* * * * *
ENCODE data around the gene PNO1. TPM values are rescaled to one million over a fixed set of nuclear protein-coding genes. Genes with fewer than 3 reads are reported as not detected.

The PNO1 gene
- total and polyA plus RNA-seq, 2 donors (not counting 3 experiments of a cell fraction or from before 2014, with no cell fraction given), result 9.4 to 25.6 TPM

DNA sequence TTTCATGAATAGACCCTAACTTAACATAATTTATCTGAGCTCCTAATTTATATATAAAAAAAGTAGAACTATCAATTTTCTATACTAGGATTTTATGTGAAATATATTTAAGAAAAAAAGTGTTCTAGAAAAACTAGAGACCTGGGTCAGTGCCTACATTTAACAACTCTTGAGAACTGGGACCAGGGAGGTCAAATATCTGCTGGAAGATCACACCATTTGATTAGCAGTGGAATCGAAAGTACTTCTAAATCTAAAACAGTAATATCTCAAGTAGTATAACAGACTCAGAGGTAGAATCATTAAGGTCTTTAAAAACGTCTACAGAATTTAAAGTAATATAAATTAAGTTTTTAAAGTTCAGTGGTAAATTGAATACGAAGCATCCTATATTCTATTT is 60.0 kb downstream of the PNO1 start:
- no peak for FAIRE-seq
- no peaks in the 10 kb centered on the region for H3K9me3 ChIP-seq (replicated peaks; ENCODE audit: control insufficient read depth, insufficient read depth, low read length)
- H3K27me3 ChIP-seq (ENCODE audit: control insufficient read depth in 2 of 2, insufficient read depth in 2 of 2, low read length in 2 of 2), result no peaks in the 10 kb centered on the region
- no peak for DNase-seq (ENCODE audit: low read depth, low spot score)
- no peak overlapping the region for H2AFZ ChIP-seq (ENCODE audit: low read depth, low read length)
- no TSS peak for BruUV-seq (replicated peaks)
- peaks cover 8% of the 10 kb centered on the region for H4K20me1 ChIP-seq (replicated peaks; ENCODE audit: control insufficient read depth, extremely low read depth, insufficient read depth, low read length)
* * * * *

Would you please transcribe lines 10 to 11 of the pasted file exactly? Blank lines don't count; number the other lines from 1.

- no TSS peak for BruUV-seq (replicated peaks)
- peaks cover 8% of the 10 kb centered on the region for H4K20me1 ChIP-seq (replicated peaks; ENCODE audit: control insufficient read depth, extremely low read depth, insufficient read depth, low read length)